Sisters Leslie Cordova-Trujillo and Deanna Cordova live on opposite ends of the country, but their shared love for fitness and strength and conditioning are bringing them back together — all for a good cause.
Leslie, the professional strength and conditioning coach, and Deanna, a personal trainer, held their first official clinic for their new nonprofit organization, “Strong(h)er Fast(h)er,” on July 20 at their alma mater, St. Michael’s High School in Santa Fe.
The strength and conditioning clinic, the first of many to come in the cities of Santa Fe, Seattle, Los Angeles and Washington, D.C., catered to middle school and high school female athletes who are inspired to compete in collegiate athletics.
The sisters are no strangers to competing at a high level in their chosen sports. Both were all-around athletes at St. Michael’s and competed at the NCAA Division 1 level. Leslie played tennis at the University of New Mexico and Deanna played for the womens basketball team at Seattle University.
Since graduating from college and embarking in the fitness industry, Deanna started her own personal training business in Washington, D.C., while Leslie works as a kinesiology/health professor and strength coach at Los Angeles Harbor College and serves as a strength coach for four local high schools in the Los Angeles area.
She spent time as a strength coach at Notre Dame, Loyola Marymount University and the University of Southern California, where she was a part of the Trojans’ 2004 national championship football team.
Leslie worked directly with Heisman Trophy winners Reggie Bush and Matt Leinart during her years at USC.
In their professional careers, the two sisters have noticed one common theme, and they decided to set out to help change the stereotype they see in the industry.
“We’ve been in the industry and gone to so many clinics and what did we notice? It’s a male dominant field,” Deanna said. “We realized we needed to do something for females, and this has been going on for years and we were finally just able to make this happen.”
The goal of their clinics — as well as their week camps and team training programs — is to educate and present strength and conditioning fundamentals and collegiate strength and conditioning programs.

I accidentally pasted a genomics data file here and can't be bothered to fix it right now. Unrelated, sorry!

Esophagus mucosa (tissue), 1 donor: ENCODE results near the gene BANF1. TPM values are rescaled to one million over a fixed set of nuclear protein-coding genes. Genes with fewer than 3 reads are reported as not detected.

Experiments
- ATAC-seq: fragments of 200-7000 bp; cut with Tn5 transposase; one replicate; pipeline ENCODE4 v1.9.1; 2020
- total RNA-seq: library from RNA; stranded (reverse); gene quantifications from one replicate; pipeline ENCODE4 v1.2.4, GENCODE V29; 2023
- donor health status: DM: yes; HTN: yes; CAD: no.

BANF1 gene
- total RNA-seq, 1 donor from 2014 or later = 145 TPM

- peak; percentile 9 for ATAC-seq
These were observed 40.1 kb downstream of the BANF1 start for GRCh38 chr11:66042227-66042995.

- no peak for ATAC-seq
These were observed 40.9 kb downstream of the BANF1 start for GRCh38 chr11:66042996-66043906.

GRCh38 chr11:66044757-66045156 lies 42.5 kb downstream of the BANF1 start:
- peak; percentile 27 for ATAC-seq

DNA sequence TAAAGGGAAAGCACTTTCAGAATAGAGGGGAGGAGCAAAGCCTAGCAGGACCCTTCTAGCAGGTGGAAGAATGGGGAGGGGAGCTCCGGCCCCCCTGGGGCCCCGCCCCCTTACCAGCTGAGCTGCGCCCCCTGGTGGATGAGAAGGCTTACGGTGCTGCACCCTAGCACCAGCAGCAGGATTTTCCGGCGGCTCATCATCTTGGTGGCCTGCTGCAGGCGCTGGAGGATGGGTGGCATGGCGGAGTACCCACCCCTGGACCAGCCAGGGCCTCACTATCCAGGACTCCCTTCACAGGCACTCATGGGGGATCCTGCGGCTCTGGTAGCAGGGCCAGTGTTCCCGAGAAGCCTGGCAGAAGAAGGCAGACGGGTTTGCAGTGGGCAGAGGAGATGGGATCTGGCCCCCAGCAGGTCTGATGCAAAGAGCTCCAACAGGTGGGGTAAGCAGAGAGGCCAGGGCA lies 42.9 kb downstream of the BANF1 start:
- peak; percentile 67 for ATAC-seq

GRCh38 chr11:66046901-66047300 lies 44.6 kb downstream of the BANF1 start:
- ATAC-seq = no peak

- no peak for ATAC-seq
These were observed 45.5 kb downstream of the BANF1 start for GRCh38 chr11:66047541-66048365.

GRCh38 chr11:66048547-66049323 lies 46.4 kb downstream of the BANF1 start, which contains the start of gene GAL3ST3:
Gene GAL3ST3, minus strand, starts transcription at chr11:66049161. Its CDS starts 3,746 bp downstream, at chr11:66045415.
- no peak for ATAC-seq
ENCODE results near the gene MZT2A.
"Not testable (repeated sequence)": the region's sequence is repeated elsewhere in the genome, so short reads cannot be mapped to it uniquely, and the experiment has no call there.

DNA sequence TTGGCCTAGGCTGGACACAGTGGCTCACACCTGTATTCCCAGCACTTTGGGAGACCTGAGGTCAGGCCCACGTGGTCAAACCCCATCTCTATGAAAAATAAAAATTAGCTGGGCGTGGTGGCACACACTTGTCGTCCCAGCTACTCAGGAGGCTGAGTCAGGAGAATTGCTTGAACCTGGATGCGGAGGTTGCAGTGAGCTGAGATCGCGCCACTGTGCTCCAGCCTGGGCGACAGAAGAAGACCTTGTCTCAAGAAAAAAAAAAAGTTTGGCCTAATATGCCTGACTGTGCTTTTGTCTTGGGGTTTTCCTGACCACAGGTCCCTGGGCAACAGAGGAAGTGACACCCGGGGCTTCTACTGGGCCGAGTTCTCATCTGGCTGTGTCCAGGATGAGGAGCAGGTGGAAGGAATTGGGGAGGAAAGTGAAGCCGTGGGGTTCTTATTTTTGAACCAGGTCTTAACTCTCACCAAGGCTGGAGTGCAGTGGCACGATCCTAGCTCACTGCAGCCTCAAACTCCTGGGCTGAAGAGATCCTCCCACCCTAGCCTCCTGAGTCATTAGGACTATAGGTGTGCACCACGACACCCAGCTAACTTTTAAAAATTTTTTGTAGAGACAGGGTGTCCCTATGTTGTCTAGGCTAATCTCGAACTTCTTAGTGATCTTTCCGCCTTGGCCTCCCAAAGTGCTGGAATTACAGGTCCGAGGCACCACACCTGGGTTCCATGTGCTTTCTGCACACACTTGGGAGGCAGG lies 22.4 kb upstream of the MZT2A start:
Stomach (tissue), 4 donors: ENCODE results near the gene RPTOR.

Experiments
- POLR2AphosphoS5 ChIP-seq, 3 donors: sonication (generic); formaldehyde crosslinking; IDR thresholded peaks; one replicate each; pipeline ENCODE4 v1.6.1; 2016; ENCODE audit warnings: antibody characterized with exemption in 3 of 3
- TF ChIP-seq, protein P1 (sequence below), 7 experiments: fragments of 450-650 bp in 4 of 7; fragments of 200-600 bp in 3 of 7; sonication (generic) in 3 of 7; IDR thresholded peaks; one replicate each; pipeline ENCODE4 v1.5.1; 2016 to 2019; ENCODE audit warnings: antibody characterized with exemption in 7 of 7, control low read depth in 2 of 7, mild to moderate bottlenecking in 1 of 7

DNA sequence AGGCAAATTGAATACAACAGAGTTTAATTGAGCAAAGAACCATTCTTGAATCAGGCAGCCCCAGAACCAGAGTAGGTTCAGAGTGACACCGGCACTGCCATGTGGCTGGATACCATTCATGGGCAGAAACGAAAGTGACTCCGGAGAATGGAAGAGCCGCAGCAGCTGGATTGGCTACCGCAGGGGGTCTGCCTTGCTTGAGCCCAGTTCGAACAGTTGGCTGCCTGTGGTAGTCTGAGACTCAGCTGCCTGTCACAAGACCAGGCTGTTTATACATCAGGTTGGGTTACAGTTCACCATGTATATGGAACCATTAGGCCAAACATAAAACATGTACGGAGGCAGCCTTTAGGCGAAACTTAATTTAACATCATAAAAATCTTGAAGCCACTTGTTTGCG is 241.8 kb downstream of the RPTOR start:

They hope to give the necessary tools young female athletes need to take their game to the next level, but also to be prepared before they get there.
“It changed my game and helped me become faster, more confident and everything else,” Leslie said about strength and conditioning training. “It was probably the best experience of my life. I wish I knew what I knew now. I feel like if I had that in high school or junior high, my opportunities would have expanded tremendously.”
While they plan to host future clinics in the three other cities where they have some connection, it was a no-brainer for the sisters to kick off their program back home in Santa Fe.
They were both born in California, but moved to New Mexico as young children.
They spent most of their summers and weekends at their great grandparents’ house in Chimayó, where their father still currently lives.
Deanna said countless walks back-and-forth from her grandparents’ house to El Santuario De Chimayó is one of her most fond memories.
“Starting in Santa Fe, that’s our roots and thats where we grew up,” Leslie said. “Also, in Santa Fe, Española, Taos and these smaller communities, I don’t think there’s as much resources here. I live in Southern California where there is a training gym for athletes on almost every corner you look. It’s the Mecca.”
Deanna spent the 2006-07 and the 2007-08 seasons assisting former head coach Ron Drake for the girls basketball team at Española Valley High School.
“The one that we were most excited (about) was Santa Fe,” she said. “When I was coaching in Española, I always wanted to go back to the area and help out and teach them a little more. We had nothing when I was there with coach Drake: no equipment, no strength and conditioning, but they were so grateful for my experience and I’ve never felt that anywhere else.”
While the main focus will be to educate athletes in speed, agility, power, strength, regeneration and injury reduction, the program will eventually award an annual scholarship to one lucky participant who attends a clinic or training sessions to help pay for college expenses.
“A lot of them are still missing a few thousand dollars here and there to pay for books or pay for food,” Leslie said. “We want to provide potential student-athletes with the opportunity to fill some of those voids because its really hard to get an actual full-ride.”
For Deanna, the idea of the schlorship was something she was passionate about, even during her time assisting at Española.
“That will be a main focus and goal for the program moving forward,” she said. “That was one of the main things I pushed when I was at Española: trying to get these girls to college, playing (sports) or not.”